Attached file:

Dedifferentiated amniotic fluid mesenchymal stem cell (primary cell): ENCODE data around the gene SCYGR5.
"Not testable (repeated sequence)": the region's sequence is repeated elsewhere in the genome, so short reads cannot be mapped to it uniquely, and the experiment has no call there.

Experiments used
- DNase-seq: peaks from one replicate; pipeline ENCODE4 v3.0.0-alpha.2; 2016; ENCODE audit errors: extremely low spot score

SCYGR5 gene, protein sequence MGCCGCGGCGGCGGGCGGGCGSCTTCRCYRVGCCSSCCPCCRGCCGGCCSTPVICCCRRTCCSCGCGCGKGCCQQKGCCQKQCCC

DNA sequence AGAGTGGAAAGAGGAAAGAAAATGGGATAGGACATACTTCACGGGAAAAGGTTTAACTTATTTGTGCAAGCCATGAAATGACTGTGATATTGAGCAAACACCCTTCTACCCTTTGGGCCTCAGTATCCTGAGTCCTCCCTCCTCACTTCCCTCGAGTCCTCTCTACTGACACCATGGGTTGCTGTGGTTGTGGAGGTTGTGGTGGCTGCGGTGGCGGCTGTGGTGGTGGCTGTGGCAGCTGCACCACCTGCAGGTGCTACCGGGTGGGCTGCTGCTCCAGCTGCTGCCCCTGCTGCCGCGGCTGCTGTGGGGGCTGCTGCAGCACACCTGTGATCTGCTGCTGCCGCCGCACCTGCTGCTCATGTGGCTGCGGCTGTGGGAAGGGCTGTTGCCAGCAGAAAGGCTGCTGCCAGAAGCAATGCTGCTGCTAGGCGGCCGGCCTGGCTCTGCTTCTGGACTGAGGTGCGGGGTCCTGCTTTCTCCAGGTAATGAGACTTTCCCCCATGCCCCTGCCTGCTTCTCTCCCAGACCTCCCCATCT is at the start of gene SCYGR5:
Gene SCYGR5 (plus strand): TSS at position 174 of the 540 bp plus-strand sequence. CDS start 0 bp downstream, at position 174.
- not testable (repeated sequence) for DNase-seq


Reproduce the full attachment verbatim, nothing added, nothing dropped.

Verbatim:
Dedifferentiated amniotic fluid mesenchymal stem cell (primary cell): ENCODE data around the gene SCYGR5.
"Not testable (repeated sequence)": the region's sequence is repeated elsewhere in the genome, so short reads cannot be mapped to it uniquely, and the experiment has no call there.

Experiments used
- DNase-seq: peaks from one replicate; pipeline ENCODE4 v3.0.0-alpha.2; 2016; ENCODE audit errors: extremely low spot score

SCYGR5 gene, protein sequence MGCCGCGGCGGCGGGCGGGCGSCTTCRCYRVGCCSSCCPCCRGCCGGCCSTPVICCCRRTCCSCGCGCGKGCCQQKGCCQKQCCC

DNA sequence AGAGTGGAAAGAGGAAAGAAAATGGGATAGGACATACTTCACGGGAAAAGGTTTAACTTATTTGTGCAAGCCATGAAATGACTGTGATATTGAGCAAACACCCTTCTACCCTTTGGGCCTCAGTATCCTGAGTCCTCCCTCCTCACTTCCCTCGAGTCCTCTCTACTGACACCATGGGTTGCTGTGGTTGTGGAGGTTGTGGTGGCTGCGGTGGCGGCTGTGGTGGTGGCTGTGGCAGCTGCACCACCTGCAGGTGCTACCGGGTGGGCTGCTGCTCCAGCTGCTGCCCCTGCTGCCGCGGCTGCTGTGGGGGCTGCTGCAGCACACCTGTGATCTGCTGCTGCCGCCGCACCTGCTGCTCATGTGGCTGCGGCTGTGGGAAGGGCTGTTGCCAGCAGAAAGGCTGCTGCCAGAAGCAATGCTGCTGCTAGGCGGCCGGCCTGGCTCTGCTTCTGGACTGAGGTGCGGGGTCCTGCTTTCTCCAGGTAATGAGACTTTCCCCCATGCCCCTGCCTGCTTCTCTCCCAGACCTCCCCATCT is at the start of gene SCYGR5:
Gene SCYGR5 (plus strand): TSS at position 174 of the 540 bp plus-strand sequence. CDS start 0 bp downstream, at position 174.
- not testable (repeated sequence) for DNase-seq